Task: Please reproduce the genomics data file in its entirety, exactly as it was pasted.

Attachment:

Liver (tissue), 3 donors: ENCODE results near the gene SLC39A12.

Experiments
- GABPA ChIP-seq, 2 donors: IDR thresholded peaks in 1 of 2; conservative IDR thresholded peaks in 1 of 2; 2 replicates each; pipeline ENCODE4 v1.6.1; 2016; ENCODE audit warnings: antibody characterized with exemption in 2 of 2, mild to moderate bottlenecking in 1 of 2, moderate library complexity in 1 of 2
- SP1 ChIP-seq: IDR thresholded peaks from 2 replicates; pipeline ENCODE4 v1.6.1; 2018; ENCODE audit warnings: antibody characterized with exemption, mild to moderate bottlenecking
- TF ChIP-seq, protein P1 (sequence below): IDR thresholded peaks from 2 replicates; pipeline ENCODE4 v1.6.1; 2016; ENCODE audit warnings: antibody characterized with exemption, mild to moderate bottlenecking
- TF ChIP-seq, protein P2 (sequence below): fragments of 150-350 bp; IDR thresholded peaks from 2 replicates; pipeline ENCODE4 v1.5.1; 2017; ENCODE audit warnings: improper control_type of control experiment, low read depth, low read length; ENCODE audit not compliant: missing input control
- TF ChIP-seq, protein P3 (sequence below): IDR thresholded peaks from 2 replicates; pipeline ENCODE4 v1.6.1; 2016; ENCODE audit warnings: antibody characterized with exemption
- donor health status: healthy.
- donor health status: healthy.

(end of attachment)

Liver (tissue), 3 donors: ENCODE results near the gene SLC39A12.

Experiments
- GABPA ChIP-seq, 2 donors: IDR thresholded peaks in 1 of 2; conservative IDR thresholded peaks in 1 of 2; 2 replicates each; pipeline ENCODE4 v1.6.1; 2016; ENCODE audit warnings: antibody characterized with exemption in 2 of 2, mild to moderate bottlenecking in 1 of 2, moderate library complexity in 1 of 2
- SP1 ChIP-seq: IDR thresholded peaks from 2 replicates; pipeline ENCODE4 v1.6.1; 2018; ENCODE audit warnings: antibody characterized with exemption, mild to moderate bottlenecking
- TF ChIP-seq, protein P1 (sequence below): IDR thresholded peaks from 2 replicates; pipeline ENCODE4 v1.6.1; 2016; ENCODE audit warnings: antibody characterized with exemption, mild to moderate bottlenecking
- TF ChIP-seq, protein P2 (sequence below): fragments of 150-350 bp; IDR thresholded peaks from 2 replicates; pipeline ENCODE4 v1.5.1; 2017; ENCODE audit warnings: improper control_type of control experiment, low read depth, low read length; ENCODE audit not compliant: missing input control
- TF ChIP-seq, protein P3 (sequence below): IDR thresholded peaks from 2 replicates; pipeline ENCODE4 v1.6.1; 2016; ENCODE audit warnings: antibody characterized with exemption
- donor health status: healthy.
- donor health status: healthy.